Love your neighbour

Posted October 30, 2017 7:25 pm by Editor

Love your neighbour

In Sunday’s Gospel, the 30th in Ordinary Time, God commands human beings to love Him above all things. We can love God because God loved us first. He showed us how to love. From this springs charity, as we realize that we are not worthy of this love. It’s God’s love that teaches and allows us to choose to follow and imitate Him. We have the freedom to say yes to His love or to reject it.

Let’s consider the short reading from Matthew 22: 34:40: “But when the Pharisees heard that he had silenced the Sadducees they got together and, to put him to the test, one of them put a further question, “Master, which is the greatest commandment of the Law?” Jesus said to him, “You must love the Lord your God with all your heart, with all your soul, and with all your mind. This is the greatest and the first commandment. The second resembles it: You must love your neighbour as yourself. On these two commandments hang the whole Law, and the Prophets too.”

In the October edition of the Magnificat, this is the meditation of the day:

We have forgotten that poverty of spirit, our fundamental condition before God, the very condition for inheriting the Kingdom, runs the grave risk of becoming a myth if it is not accompanied by a spirit of sharing whatever the particular actions may be that this spirit demands of each of us. We have forgotten that unless we have this spirit of sharing — a sharing of life, a sharing of goods — we cannot be witnesses to Christ who was sent first and foremost to the poor; and we cannot announce the Gospel, the Good News, of poverty of heart. 

This Good News is what the hearts of the poor are waiting for. The human heart is made for human brotherhood. Christ said: “You are all brothers.” he left it to us to make those words come alive. He didn’t leave an ideology or a system of brotherhood. We are still the real brothers and the real sisters of everyone. We can’t do anything to change that fact. God has made us such. But we have lived like false brothers and sisters; brothers and sisters who have been untrue, brothers ans sisters who have been wicked.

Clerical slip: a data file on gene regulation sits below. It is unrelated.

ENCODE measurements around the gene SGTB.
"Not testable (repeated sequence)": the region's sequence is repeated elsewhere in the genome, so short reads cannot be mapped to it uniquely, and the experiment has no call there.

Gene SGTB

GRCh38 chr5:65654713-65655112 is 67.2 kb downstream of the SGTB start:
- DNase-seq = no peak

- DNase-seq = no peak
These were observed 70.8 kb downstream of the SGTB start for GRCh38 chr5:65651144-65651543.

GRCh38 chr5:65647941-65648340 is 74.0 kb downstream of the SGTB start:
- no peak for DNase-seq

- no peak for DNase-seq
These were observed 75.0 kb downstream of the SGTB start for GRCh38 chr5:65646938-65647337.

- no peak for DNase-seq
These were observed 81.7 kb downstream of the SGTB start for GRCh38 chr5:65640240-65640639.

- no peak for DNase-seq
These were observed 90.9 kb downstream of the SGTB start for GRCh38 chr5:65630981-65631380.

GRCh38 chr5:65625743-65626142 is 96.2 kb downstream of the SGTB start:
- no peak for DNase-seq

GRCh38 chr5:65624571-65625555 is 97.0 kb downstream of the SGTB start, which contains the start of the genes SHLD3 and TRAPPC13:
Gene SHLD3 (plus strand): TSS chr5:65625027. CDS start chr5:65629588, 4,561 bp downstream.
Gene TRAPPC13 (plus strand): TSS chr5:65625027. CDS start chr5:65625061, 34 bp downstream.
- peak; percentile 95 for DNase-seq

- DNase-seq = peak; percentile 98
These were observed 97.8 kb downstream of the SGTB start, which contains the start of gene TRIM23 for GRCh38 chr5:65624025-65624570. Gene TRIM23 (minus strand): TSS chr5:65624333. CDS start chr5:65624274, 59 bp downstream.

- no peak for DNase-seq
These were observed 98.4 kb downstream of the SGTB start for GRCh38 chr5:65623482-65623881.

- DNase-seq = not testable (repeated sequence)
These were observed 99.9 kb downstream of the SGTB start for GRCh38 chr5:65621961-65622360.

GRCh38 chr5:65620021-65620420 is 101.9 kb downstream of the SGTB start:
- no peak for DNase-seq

Yet Brotherly love is the real visible expression of the love of the invisible Father. It is the sign and witness of this love and cannot be separated from it.

The passage was written by Servant of God Madeleine Delbrel, a French laywoman, writer and mystic. She was devoted to the care of the poor and evagenlizing. It’s taken from the Joy of Believing by Ralph Wright. The passage clealry explains the Gospel in practical terms.

Love of God and neighbour is the challenge for believers and non-believers alike. On cannot truly say they love God unless they also love one’s neighbour. It’s the revolutionary message found in the Ten Commandments and summarized by Jesus 2,000 years ago. It’s both a spiritual and practical challenge to build the kingdom and the common good: it remains just as valid and relevant to this today.


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